If you’re looking to get into the market of destination weddings or you’re already invested, you may want to take notes. There is plenty of opportunity out there for all photographers and good money to be made. And it doesn’t matter where you live or if you have a family.
There are five tried and true methods of marketing a wedding photography business—or really, the business of any professional photographer. In this article, I’d like to answer that frequently asked question, although, by necessity, in much less succinct form than the askers may have hoped.
Let me begin by saying, if you’ve read any of my previous articles in Shutter, you know that whatever the topic, I speak to you from my perspective. I consider myself a “regular” photographer, here to share my story and hopefully inspire and educate my fellow photographers on things I've learned along the way.
So why do I still shoot film, when clearly digital cameras offer so many advantages over traditional analog film? I’ve been asked this a lot at workshops and conferences where I’ve spoken.
If you’re not taking your time to preserve the details they’ve worked so hard on, you’re missing out on a huge marketing opportunity! If you’re only sharing your couple creatives, you’re not being found when they search for something like “Moroccan wedding decor.” And of course, capturing images of these details is a great way to earn referrals from your fellow wedding vendors.
You can easily practice these concepts on regular objects around the house or on a planned practice session with one or two people. Some of these concepts are easier to pull off than others, and with great planning and preparation, you can allot yourself the time to experiment on a wedding day. Introduce off-camera flash slowly at first, while leaning on your natural light work to get the safe shots. Once you feel confident you have a strong body of natural light work to lean on, you’ll have less pressure on you should your OCF images not work out. I make a point to not show the back of the camera images to couples if I’m not confident in the end result. The last thing I want to deal with is a couple feeling like they are missing images you showed them on their wedding day.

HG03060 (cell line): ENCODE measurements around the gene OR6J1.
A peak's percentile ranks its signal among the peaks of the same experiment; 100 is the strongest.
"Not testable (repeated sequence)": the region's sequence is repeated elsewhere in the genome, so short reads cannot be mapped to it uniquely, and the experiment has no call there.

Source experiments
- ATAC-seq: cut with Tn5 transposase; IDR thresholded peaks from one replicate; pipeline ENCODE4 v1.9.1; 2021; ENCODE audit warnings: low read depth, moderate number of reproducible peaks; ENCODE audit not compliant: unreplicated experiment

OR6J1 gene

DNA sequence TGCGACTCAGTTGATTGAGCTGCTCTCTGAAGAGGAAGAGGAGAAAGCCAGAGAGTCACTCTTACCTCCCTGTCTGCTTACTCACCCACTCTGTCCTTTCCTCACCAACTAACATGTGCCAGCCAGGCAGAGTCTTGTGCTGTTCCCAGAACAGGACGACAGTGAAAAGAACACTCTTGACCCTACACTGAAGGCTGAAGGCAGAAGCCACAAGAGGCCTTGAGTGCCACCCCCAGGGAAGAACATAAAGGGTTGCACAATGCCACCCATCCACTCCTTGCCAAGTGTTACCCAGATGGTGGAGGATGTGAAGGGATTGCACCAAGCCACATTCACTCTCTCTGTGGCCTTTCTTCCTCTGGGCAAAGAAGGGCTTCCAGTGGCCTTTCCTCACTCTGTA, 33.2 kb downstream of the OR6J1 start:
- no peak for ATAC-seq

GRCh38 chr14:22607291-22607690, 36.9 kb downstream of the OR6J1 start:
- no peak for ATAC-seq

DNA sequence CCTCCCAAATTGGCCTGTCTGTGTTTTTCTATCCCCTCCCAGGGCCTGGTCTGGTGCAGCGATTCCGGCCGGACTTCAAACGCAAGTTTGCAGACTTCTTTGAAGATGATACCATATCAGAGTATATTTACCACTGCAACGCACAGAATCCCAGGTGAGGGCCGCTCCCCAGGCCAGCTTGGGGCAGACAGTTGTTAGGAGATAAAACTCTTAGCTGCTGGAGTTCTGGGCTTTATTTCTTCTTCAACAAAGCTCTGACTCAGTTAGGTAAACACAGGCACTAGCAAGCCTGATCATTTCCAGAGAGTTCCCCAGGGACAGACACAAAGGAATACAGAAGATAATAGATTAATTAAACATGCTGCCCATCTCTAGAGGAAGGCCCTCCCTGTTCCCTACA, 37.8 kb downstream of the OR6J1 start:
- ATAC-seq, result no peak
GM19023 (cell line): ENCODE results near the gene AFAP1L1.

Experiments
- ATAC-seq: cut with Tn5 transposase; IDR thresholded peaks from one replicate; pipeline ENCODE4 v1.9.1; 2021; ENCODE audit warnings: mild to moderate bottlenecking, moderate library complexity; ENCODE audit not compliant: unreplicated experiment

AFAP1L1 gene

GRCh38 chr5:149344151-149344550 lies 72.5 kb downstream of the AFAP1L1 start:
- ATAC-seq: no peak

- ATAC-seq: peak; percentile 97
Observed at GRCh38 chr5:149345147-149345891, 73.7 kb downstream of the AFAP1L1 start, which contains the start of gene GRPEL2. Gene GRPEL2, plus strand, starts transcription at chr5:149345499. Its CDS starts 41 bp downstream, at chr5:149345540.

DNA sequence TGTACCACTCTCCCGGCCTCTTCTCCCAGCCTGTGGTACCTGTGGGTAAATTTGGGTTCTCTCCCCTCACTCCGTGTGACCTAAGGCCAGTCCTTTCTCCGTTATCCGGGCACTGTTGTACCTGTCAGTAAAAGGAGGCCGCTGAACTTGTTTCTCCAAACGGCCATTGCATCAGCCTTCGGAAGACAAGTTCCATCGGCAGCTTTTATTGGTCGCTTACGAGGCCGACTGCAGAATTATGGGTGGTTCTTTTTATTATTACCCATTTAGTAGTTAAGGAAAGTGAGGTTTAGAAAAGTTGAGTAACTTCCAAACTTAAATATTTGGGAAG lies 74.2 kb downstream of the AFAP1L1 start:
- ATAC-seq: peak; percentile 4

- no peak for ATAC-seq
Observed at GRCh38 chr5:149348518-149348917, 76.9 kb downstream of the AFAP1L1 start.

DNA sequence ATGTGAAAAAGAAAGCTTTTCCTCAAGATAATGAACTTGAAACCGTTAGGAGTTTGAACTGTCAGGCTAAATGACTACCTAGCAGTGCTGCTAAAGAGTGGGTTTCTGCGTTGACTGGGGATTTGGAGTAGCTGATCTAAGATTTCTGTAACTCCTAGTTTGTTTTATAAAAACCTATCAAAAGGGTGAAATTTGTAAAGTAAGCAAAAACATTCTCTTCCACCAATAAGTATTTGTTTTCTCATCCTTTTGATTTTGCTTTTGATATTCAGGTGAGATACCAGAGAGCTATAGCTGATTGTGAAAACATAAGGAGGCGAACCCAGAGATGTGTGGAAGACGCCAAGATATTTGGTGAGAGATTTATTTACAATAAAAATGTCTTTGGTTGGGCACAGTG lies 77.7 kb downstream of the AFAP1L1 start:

I believe wedding photography is a lot more involved than most other genres of photography. What I mean by “involved” is that a wedding day usually lasts 8-12 hours and has many moving parts and we, as photographers, are involved in it all throughout the day. We are also involved in the wedding much earlier. Our relationship with the client starts months before the big day and sometimes years earlier. As a boutique studio, I go out of my way to get to know my clients and what is important to them. How can I know what they love and want if I don’t ask? I’m genuinely curious. So on your next potential client meeting, make sure you ask. This is one of the most vital pieces of information because it will lead you to take images that are important to your clients. My curiosity has led me to photograph so many amazing moments.
Understanding color output is an essential part of professional photography. However, there are limits to what you can control. You can't determine how images look on people's devices. However, you can ensure that you're giving them the best chance to view your work in the way you intended. More importantly, having consistent color across your workflow creates the very best print products for your clients who love sharing your beautiful work digitally and with prints.
What I propose is that you have a system for engagement shoots (or really any shoot). Maybe you’ll only have it in the back of your mind and bring it up on the uncreative days. Or perhaps you’ll just use it as a starting point to get everything flowing from there. Either way, having a go-to process in my head has helped me on numerous occasions. Posing guides are great, but having a method in the back of your mind will be much faster to access. Here’s my method and process of how I shoot my typical engagement session and how I interact with my clients and pose them. My sessions are slated as hour-long sessions, usually shooting about an hour before sunset so I have the best natural light and can maybe even snag a sunset or twilight picture or two.
By transforming our business from a shoot and burn model to a full service IPS photography studio, we took our income from a yearly average of $70K to $195K in one year. I’m not going to lie to you—it was hard work. We revamped our logo, our website, thought about what we could do to elevate our client experience, and most importantly, added IPS. We realized we were leaving so much money on the table and we weren’t helping our clients where they needed it most. Here are 6 actions we took to get the ball rolling.